Earlier this year, we ran a competition in which we asked old members to compare their colleges to fine wines. Here are some of our favourites responses.

If my college, St John's, were a wine, it would be an 1872 Madeira, because this was served at a dinner in 1962 for College sportsmen by the Laudian Professor of Arabic. Pearls before swine, you might think, but Freddy Beeston was a special, old-fashioned sort of don, and one of only two in the University sporting shoulder-length hair (the other was Russell Meiggs of Balliol).

Freddy and the Madeira shared several characteristics: depth (his basso profundo voice), colour (deep purple when laughing), smoky overtones (incessant cigarettes in his case), complexity (a tendency to quote Avicenna) and smoothness.

Peter McManus (St John's College, 1959)

If my college – Univ – were a wine.
It would have to be both rare and fine;
Choice of many ministers of state –
It would have to be uniquely great,
High on intellectual appeal,
Capable of ageing a great deal;
Favourite of peerless Harry Waugh –
It must be the '45 Latour.

Colin Akers (University College, 1952)

If my college, Trinity, was a wine, it would be Château La Conseillante, because it is a blend of three grapes, the crème de la crème (Berry Bros), gorgeous and complex (Robert Parker), and situated between the White Horse (Cheval Blanc) and Balliol (Petit-Village).

Charles Arnold (Trinity College)

If my college, Brasenose, was a wine, it would be a Pauillac, because it is centred in an academically world famous region, producing a premium assemblage of cultivated personalities. Perhaps too earthy in earlier vintages with excessive sweat and leather on the nose, recent vintages have been more supple, displaying less masculinity, more full bodied femininity, and a fragrant nose with characteristic metallic undertones. Prone to talk noble rot and often fined, its undergraduates are worth laying down--and mature into distinguished citizens. The '88 vintage, considered a premier cru bourgeois, has an uncharacteristically liberal blend and may lack longevity.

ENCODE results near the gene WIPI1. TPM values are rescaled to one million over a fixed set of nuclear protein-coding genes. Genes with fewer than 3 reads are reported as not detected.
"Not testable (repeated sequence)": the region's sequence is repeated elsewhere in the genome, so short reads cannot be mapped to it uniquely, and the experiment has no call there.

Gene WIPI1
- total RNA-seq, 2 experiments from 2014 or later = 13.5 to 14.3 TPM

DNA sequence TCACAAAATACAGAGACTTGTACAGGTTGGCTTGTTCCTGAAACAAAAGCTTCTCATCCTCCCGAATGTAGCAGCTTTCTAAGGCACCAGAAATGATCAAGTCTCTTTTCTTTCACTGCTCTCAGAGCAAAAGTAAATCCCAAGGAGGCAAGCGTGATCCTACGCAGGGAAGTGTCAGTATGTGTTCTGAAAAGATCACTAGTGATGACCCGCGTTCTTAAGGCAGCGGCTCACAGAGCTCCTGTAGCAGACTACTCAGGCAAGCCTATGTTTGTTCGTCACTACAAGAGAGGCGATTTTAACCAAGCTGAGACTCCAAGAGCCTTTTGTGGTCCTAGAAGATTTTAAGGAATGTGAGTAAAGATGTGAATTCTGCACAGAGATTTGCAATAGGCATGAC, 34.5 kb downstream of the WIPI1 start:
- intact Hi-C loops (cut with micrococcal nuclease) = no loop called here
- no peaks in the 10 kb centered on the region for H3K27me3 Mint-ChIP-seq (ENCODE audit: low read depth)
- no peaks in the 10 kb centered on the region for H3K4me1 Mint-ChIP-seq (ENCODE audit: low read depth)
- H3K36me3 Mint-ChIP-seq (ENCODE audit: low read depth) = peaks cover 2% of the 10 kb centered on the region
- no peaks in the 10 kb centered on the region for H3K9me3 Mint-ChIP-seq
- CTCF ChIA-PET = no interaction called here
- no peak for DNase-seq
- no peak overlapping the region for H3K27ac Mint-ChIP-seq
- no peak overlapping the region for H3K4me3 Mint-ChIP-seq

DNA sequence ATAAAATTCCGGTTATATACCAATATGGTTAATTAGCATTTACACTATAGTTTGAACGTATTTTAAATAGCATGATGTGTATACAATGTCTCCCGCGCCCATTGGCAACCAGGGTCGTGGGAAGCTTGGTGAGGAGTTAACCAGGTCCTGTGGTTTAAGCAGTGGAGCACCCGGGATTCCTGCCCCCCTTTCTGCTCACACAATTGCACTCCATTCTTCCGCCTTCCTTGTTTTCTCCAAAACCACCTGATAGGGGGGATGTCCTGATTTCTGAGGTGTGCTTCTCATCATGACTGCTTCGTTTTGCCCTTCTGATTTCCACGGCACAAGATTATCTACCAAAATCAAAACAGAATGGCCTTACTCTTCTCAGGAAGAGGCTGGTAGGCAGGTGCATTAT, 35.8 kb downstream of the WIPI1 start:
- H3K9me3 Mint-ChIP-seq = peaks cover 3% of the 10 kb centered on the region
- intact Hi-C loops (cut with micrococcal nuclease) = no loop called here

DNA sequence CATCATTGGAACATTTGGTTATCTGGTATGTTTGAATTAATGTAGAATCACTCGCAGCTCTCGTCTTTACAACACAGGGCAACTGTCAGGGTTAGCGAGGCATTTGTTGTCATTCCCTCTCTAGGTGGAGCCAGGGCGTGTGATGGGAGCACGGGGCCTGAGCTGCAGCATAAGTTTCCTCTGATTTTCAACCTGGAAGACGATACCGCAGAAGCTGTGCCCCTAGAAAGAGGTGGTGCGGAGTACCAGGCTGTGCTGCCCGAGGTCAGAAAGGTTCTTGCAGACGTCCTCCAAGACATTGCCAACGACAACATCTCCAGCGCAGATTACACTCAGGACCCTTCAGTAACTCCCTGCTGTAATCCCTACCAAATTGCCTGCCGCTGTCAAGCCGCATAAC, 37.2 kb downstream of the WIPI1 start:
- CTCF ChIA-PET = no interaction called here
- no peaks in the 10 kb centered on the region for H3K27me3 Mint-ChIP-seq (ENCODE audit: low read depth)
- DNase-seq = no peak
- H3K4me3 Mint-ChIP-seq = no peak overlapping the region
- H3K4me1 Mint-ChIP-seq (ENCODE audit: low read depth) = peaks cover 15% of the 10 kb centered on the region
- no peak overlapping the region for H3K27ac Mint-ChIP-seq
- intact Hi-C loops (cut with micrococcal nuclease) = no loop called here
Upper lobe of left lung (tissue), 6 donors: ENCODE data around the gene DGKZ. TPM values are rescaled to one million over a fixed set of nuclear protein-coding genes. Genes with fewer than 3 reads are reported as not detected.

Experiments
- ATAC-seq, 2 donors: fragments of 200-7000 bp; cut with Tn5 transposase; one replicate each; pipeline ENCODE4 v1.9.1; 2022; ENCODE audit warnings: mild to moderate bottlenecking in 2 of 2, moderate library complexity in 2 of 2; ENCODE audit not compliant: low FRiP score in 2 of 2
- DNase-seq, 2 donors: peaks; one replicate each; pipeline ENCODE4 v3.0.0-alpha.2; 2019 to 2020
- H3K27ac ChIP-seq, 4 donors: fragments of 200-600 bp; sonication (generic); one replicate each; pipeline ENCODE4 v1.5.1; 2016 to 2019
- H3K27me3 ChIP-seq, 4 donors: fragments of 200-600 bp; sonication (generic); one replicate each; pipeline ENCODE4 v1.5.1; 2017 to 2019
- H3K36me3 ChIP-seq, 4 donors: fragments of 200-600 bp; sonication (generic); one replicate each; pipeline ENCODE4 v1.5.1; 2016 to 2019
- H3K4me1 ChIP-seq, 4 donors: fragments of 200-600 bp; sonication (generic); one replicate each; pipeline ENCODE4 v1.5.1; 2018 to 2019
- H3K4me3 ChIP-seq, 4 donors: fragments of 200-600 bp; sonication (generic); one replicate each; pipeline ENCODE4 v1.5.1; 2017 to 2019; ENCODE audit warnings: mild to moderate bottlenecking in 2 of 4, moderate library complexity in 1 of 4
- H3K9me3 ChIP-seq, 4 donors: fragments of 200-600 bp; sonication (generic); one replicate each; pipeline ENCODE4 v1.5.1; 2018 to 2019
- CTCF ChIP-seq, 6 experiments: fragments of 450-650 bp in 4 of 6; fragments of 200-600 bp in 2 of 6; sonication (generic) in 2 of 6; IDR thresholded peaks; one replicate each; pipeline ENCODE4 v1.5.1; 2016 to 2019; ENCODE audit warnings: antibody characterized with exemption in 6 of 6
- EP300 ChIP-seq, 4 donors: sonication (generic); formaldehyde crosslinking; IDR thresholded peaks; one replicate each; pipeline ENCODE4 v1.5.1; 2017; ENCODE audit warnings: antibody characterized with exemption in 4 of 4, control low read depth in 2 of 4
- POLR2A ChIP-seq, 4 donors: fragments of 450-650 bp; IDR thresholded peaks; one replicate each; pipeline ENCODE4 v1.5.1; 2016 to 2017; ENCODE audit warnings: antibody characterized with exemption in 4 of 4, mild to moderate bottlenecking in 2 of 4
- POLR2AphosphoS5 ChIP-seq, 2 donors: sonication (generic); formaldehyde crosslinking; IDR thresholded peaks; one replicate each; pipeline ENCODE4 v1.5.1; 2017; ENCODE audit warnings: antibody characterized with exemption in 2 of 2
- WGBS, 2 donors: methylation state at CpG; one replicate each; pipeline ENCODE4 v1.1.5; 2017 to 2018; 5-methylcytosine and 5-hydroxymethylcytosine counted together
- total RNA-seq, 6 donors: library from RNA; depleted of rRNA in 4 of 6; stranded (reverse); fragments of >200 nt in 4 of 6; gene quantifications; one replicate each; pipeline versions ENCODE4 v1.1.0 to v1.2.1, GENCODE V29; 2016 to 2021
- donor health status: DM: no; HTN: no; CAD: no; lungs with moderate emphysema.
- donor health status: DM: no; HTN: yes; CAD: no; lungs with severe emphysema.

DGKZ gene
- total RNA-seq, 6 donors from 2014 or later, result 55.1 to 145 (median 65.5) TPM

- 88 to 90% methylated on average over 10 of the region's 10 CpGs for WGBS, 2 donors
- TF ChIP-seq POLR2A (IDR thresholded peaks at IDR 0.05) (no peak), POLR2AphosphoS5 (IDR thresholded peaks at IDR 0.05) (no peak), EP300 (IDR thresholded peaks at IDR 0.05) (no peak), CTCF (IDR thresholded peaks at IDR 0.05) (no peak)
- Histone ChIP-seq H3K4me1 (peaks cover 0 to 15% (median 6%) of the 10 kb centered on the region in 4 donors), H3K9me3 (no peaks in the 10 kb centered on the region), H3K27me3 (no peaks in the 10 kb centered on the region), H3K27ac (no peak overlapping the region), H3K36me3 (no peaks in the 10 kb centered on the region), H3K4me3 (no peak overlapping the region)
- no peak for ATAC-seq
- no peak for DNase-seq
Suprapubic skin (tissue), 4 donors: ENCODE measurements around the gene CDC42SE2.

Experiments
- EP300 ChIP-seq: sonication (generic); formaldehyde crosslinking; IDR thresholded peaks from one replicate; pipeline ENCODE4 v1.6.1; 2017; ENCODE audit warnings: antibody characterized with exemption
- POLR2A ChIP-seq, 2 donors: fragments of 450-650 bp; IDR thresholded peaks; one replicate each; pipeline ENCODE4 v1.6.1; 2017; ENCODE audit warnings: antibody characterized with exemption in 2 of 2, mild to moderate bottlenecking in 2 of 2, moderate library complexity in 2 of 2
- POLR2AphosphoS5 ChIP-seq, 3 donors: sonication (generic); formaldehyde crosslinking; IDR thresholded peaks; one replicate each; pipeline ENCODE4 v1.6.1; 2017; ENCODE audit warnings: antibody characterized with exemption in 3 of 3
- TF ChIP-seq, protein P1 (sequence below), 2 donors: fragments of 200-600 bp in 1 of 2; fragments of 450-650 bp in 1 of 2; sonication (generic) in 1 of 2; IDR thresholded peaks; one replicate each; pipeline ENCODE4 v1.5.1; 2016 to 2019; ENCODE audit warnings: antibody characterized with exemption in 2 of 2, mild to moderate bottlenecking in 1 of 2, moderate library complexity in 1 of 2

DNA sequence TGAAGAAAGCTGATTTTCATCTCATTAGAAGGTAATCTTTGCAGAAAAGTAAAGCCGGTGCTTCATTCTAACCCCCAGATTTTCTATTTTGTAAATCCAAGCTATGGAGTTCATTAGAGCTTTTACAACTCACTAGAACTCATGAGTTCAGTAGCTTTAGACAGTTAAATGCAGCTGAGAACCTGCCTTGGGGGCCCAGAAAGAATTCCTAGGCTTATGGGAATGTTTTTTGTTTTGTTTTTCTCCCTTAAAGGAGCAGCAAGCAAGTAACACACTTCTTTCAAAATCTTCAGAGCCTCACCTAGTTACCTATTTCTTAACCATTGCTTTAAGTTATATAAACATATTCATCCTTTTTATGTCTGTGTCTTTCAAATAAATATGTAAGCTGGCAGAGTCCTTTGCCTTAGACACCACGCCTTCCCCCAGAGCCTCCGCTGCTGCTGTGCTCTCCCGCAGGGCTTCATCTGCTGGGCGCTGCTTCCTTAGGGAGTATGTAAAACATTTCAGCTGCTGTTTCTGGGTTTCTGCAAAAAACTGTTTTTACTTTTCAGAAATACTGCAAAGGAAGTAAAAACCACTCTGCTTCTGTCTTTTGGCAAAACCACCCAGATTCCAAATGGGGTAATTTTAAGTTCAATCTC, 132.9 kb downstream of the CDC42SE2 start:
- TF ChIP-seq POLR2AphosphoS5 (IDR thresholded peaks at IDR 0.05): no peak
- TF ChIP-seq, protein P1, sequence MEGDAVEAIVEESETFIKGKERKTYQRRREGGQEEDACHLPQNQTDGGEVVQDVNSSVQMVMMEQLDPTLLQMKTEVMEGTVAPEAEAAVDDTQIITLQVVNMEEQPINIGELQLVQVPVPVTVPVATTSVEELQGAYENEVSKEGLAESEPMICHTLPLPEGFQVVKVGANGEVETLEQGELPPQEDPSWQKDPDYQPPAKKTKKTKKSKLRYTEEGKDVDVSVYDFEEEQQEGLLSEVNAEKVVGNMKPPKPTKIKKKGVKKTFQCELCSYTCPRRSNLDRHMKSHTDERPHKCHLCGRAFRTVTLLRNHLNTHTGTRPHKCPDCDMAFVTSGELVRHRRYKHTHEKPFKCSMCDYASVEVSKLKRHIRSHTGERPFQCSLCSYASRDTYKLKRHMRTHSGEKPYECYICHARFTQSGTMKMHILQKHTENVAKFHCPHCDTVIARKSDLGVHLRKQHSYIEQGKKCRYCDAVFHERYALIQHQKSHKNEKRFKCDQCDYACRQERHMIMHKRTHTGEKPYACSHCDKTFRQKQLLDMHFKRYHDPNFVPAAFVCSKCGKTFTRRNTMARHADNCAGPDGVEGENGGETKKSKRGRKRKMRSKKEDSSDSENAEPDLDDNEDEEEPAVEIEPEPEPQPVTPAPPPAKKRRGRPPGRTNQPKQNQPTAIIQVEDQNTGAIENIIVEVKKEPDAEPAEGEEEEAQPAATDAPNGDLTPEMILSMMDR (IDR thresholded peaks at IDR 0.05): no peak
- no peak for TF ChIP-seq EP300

David Pusinelli (Brasenose College, 1974)

If my college, Saint Cross, was a wine, it would be Domaine de la Romanée Conti 1965, because of the Saint Cross tradition of assembling a student body rich in elegance, power, balance, rigorous thinking, esteemed content of character, intense focus and intuition, and a diverse yet beau-monde typicity.  1965 is also the year Saint Cross was founded.

Gregory G. Serevetas (St Cross, 2003)

Image by Alex Akopyan uncer Creative Commons license